by Matthew Bruning '20 and Chris Sosnik '20
Fantasy football. From September 6th to December 30th, you will be hard-pressed to walk through the halls of St. Albans and not hear trade talk, waiver-wire pickups, injury reports, or depth charts. People go so far as to buy services like FantasyPros, spend free periods haggling trades, and customize alerts on phones for specific players’ news. Here are some numbers from Forbes showing how addicting fantasy football can be:
Usually completed the week before school, drafts leave some with confidence and some with dread. There’s good reason for concern: league punishments are as severe as shaving heads and league buy-ins often deplete Sam’s Bar reserves (not that we still go there, anyway). Furthermore, in twelve- or fourteen- man leagues, the limited ability to pick up players off of the waiver wire means that early-round choices will carry your team for the rest of the season and that drafting a sleeper rookie or undervalued vet could be the difference between winning and losing on any given week. With these thoughts in mind, league members watched football Sunday waiting to see how their team would shape up.
The first regular season games came at the end of the first week of school, perhaps bringing with them more anxiety than school itself. Odds are frustration and pain came for losing teams while winning squads just pushed that torment to another Sunday later this year. No matter whether you rejoiced or suffered last Sunday, many questions still remain for the rest of the season. When will the Le’Veon Bell hold-out end? Can I ever trust Matthew Berry again? Is it worth adding Jay Cutler as a deep sleeper stash? As some managers watched their teams sink, worries like these heralded in the first trades this season (like my team, which sank with 72.5 PPR points this past week).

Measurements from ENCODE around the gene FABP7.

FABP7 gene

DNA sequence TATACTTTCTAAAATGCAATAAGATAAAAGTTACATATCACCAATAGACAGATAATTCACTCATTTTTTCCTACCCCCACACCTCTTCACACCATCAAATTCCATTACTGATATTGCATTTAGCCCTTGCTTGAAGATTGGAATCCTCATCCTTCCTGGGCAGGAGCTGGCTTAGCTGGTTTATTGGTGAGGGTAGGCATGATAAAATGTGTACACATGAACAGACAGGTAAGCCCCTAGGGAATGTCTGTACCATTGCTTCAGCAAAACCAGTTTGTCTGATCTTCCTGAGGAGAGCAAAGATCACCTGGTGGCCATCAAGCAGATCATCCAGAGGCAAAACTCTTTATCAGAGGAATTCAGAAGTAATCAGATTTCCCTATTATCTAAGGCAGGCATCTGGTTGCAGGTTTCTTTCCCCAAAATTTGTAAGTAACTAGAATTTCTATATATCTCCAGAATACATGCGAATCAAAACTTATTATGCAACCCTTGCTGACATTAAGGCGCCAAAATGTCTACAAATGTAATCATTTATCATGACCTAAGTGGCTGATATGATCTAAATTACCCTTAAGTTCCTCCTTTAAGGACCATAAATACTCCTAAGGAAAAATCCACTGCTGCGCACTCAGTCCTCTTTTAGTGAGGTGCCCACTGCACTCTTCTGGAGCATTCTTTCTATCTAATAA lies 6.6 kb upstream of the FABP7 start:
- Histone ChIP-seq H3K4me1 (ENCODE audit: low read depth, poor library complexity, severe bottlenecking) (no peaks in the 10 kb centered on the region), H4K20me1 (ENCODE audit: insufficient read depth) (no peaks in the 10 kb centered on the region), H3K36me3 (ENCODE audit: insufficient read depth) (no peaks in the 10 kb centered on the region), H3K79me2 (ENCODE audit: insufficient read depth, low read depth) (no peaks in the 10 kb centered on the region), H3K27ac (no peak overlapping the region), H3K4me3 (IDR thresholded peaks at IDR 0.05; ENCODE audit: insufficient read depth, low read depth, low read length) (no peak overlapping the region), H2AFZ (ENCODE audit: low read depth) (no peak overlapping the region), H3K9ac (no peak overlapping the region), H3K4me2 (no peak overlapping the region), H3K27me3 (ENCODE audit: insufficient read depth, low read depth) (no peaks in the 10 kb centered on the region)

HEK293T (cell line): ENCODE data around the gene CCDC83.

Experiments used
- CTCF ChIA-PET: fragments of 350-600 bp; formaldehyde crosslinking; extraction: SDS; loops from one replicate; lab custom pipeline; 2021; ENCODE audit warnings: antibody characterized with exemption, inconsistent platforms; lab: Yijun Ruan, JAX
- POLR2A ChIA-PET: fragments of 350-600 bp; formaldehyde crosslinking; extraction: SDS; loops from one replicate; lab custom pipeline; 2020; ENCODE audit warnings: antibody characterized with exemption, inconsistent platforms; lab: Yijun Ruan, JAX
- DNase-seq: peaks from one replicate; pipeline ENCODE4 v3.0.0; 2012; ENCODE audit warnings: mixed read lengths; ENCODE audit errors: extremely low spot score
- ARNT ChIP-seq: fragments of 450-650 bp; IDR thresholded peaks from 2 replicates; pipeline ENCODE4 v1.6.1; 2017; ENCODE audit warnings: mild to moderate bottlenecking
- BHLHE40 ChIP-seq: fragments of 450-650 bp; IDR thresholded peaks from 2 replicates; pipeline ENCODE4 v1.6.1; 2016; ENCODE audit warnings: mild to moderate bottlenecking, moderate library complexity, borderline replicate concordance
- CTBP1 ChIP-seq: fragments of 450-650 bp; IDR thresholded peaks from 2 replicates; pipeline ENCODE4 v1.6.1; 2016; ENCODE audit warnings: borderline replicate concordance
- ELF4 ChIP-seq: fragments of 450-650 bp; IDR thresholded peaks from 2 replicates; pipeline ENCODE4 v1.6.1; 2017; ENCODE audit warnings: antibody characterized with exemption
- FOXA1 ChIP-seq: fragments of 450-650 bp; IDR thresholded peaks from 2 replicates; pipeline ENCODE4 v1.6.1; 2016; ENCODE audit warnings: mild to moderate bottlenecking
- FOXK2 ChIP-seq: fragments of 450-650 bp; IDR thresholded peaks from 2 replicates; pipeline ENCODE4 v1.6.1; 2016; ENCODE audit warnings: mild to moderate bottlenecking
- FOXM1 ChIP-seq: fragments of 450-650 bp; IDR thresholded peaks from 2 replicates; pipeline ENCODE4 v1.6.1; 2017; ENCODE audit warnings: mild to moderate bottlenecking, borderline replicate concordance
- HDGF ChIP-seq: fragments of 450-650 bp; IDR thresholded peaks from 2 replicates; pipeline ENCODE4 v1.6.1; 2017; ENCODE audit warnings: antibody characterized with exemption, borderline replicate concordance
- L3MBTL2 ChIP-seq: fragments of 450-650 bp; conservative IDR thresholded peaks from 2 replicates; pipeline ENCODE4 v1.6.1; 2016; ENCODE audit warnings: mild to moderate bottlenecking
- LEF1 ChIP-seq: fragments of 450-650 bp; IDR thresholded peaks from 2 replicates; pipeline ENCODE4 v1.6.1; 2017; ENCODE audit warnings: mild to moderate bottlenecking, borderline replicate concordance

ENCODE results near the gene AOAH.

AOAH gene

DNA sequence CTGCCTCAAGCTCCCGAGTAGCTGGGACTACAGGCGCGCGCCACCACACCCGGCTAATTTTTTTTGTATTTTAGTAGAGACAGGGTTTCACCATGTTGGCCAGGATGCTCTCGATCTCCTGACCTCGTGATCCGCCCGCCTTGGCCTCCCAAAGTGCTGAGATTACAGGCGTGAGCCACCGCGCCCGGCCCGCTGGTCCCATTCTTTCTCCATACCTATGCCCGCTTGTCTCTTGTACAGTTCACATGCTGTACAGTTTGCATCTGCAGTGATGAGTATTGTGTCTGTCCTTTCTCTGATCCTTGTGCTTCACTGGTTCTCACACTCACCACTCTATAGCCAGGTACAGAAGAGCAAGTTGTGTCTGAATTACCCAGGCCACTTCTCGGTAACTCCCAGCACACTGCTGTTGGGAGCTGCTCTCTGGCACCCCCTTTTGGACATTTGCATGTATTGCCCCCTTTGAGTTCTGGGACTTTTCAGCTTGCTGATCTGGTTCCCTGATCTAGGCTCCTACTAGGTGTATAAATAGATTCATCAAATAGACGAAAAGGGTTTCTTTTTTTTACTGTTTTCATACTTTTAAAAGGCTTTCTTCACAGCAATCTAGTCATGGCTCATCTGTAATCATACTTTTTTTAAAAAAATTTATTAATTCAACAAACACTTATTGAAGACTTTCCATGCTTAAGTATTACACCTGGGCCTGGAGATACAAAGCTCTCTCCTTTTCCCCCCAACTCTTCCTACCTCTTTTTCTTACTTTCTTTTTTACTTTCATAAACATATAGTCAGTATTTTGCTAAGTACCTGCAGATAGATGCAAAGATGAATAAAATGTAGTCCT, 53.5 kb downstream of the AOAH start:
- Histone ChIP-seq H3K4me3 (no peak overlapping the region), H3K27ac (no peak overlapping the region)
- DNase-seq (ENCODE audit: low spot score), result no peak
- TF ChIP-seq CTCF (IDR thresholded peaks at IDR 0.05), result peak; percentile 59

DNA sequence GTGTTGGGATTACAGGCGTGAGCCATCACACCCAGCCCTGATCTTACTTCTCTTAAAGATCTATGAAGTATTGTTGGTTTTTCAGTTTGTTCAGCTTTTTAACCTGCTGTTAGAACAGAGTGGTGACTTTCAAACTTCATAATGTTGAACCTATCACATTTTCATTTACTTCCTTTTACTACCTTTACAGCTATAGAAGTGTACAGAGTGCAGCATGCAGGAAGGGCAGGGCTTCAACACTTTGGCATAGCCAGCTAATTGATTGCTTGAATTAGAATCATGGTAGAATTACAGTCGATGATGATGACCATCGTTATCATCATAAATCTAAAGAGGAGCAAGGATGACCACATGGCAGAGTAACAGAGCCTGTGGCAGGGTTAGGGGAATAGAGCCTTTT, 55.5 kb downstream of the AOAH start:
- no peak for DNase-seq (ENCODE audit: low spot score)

Hastily-made and often regretted, trades have been known to completely change the course of a season (just ask Henry New ‘20). Teams that started out 6-0 then fell to 6-10 because of poor management and misleading FantasyPros advice. However, bad trades aren’t necessarily that way from the start; sometimes players just get hurt. In fact, these injuries are a constant source of uncertainty throughout the season (unless you have Jordan Reed, in which case there is no question).
While draft day ultimately sets the framework for most teams at the start of the season, by the end of the year injuries leave new benches and hobbled starters. Most times the deepest teams become the playoff-bound folk—rookie breakouts and surprising veteran comebacks continually march teams to scores above 150 points.
In that case, I guess only time will tell which teams will go down in the annals of history as embodying greatness and which ones will make their owners regret having spent countless hours on the ESPN app. Maybe Bell will come back before Week 9 and demote James Conner. Maybe Matthew Berry will earn his title as a fantasy analyst. Maybe, just maybe, Jay Cutler will come back from retirement again and win his first MVP. And with any luck, the Giants will win the NFC East. Thankfully, four months still lie ahead to appreciate fantasy football. The season is just beginning.